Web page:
Windows 7, due to ship on Oct. 22, has gotten good reviews as the OS that Vista should have been. And the large percentage of businesses that have held onto XP rather than go to Vista -- about half, according to Gartner -- are no doubt planning to migrate to Windows 7. But Microsoft may be making it harder and costlier for them to do so, notes Gartner analyst Michael Silver. "It's a disaster waiting to happen," he says.
Microsoft's potential XP downgrade trap
Under Microsoft's planned enterprise licensing rules, businesses that buy PCs before April 23, 2010, with Windows 7 preinstalled can downgrade them to Windows XP, then later upgrade them to Windows 7 when they're ready to migrate their users. But PCs bought on or after April 23 can only be downgraded to Vista -- which is of no help for XP-based organizations, Silver notes -- and could cause major headaches and add more costs to the Windows 7 migration effort. [Editor's note: Since this story appeared, Microsoft has extended the downgrade-to-XP period from six to 18 months.]
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Microsoft's PR firm tells InfoWorld, "It looks like Microsoft hasn’t made any announcements around timing for downgrade rights from Windows 7 to Windows XP yet." But Microsoft has discussed the six-month limit with Silver multiple times and characterized it to him as a "public" policy. The policy is also clearly visible in a Microsoft PowerPoint slide below.
Both Forrester Research and Gartner advise clients to wait 12 to 18 months after Windows 7 ships before adopting the new OS, so they can test compatibility of their hardware and software, as well as ensure their vendors' Windows 7 support meets their needs. But Microsoft's six-month downgrade restriction for XP means that the businesses that chose not to install Vista have to rush the migration process. Or they can spend extra money and enroll in Microsoft's Software Assurance program, which then lets them install any OS version at the price of the extra yearly fee (about $90) per PC. "Microsoft will probably get more money out of [this policy]," Silver says.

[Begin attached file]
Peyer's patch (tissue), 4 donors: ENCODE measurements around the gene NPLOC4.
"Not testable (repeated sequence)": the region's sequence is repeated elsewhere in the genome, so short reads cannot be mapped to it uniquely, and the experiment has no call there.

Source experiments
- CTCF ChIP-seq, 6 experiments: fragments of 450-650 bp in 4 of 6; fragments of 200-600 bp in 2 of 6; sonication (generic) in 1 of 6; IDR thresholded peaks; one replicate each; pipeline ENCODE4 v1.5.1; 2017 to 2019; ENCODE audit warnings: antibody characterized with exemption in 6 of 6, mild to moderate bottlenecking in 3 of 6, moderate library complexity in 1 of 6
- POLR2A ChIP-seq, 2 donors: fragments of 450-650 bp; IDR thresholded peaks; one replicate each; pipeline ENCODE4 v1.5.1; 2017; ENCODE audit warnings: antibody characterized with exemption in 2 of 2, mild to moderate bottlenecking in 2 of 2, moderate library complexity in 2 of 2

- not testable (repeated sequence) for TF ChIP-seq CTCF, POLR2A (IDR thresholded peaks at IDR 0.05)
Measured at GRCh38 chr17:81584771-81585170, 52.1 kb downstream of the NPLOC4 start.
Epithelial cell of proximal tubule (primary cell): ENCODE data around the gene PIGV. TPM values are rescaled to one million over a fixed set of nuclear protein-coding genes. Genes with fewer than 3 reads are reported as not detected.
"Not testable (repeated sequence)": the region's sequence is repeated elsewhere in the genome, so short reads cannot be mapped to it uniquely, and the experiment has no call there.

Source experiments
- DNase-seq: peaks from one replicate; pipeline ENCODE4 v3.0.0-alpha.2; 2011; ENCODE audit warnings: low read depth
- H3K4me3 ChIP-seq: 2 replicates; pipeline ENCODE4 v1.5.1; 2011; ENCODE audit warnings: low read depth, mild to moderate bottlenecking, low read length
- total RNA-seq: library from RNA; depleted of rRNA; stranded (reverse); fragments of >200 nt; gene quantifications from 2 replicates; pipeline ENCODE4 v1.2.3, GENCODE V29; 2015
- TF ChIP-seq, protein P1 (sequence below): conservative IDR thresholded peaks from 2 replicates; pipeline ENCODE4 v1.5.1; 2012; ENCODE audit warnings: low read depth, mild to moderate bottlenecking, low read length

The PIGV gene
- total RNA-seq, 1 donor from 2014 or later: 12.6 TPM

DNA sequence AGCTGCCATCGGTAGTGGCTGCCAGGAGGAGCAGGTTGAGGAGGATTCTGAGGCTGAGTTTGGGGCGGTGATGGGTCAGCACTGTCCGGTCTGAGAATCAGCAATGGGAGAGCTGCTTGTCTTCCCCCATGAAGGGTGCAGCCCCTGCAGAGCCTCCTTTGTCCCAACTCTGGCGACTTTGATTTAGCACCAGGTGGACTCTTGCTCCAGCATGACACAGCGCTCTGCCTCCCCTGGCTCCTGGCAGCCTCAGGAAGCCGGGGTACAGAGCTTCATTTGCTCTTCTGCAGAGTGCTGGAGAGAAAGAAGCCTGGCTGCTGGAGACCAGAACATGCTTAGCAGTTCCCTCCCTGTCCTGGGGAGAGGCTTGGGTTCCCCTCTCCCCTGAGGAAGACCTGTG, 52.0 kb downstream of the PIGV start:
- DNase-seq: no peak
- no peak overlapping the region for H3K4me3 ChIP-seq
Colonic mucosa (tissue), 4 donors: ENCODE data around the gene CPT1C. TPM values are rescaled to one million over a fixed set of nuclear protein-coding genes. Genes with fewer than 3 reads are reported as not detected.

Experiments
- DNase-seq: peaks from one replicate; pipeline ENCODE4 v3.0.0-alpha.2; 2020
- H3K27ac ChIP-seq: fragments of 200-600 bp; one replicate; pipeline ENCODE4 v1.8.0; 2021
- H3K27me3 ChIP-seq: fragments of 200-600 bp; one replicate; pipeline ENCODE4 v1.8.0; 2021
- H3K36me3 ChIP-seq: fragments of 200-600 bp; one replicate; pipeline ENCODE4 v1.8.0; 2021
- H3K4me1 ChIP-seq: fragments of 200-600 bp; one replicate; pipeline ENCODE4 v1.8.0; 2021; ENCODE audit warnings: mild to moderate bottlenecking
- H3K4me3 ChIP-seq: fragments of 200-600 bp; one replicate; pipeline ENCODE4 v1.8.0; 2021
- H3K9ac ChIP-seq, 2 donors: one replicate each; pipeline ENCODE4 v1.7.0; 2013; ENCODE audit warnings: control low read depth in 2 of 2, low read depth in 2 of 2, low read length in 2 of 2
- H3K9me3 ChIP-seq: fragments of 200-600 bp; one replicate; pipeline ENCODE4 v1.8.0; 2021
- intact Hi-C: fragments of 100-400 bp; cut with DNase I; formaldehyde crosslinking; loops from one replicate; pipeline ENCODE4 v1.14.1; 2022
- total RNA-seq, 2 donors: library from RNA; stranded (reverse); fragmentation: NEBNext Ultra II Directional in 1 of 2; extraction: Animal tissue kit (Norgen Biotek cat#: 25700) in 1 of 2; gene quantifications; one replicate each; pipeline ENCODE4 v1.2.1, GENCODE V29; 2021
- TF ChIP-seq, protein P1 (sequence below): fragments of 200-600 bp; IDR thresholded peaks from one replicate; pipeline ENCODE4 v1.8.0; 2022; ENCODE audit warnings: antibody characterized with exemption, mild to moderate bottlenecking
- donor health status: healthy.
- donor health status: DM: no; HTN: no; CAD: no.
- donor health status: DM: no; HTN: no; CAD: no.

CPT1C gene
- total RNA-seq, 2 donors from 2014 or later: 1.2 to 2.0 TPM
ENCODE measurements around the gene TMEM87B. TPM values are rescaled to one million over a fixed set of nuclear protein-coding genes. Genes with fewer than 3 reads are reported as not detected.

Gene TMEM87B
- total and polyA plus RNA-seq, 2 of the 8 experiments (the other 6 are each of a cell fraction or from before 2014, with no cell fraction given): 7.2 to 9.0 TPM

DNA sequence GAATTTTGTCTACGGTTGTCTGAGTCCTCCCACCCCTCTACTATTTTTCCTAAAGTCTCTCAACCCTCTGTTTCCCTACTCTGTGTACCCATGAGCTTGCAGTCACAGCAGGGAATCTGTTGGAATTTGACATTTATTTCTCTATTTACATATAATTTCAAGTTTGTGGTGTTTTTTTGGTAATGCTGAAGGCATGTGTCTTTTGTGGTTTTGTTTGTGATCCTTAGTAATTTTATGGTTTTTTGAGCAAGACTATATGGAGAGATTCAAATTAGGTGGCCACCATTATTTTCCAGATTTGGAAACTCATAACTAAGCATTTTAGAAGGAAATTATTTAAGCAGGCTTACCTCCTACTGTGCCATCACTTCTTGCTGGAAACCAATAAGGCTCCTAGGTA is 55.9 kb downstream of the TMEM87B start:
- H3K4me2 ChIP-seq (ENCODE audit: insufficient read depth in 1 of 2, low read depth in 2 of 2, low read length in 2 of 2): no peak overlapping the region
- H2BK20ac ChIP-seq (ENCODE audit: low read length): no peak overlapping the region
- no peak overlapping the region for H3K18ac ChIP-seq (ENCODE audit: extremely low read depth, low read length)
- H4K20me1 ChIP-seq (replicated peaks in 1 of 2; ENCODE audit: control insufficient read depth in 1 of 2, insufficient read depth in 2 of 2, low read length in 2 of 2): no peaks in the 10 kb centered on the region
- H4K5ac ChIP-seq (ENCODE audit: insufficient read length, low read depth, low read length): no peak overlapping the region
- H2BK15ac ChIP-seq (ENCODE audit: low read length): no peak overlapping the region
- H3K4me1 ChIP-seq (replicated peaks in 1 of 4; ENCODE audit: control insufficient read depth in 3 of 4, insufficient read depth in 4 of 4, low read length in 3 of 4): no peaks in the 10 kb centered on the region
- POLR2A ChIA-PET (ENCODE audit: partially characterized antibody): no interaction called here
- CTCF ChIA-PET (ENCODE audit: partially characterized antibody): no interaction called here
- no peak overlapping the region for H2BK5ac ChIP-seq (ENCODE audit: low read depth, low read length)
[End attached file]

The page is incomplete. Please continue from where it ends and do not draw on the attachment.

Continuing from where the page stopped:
For businesses not willing to pay extra for the Software Assurance program, Silver sees real headaches coming, which ironically could slow the adoption of Windows 7 by XP-based businesses. Organizations could buy more PCs than needed by April 22 to essentially stock up on XP-downgradable Windows licenses, but that distorts their purchasing costs. Or they could buy PCs as needed after April 23 and either live with Vista or Windows 7 on them -- perhaps allocating those systems as test units instead of regular production systems -- or buy XP licenses from retailers that still have them in stock. Tracking which PCs have which downgrade rights in IT asset management systems, though, "will be difficult," Silver notes. "Microsoft has made a real mess."